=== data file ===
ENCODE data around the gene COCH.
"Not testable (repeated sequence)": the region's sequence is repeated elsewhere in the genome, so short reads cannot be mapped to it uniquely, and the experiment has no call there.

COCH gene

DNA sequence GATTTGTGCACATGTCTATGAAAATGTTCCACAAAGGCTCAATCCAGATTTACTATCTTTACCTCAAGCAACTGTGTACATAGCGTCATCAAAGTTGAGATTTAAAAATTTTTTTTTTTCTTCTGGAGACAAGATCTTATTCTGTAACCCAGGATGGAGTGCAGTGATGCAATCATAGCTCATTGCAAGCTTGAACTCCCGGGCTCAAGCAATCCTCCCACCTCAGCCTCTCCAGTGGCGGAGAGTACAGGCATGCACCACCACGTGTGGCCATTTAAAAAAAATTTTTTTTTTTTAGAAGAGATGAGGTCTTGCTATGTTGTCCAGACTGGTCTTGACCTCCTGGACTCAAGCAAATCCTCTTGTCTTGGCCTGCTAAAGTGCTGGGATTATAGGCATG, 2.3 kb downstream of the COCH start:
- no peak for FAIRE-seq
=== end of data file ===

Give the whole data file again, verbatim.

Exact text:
ENCODE data around the gene COCH.
"Not testable (repeated sequence)": the region's sequence is repeated elsewhere in the genome, so short reads cannot be mapped to it uniquely, and the experiment has no call there.

COCH gene

DNA sequence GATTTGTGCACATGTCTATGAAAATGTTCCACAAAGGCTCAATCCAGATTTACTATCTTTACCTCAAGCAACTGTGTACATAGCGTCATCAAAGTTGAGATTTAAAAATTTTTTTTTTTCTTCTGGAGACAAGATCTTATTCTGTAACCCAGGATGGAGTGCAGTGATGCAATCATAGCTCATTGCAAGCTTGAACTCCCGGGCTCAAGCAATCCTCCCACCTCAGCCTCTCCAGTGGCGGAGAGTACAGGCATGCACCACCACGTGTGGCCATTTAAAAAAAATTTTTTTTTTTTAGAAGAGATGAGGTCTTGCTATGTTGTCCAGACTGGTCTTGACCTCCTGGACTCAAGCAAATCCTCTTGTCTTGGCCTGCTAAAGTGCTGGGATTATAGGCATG, 2.3 kb downstream of the COCH start:
- no peak for FAIRE-seq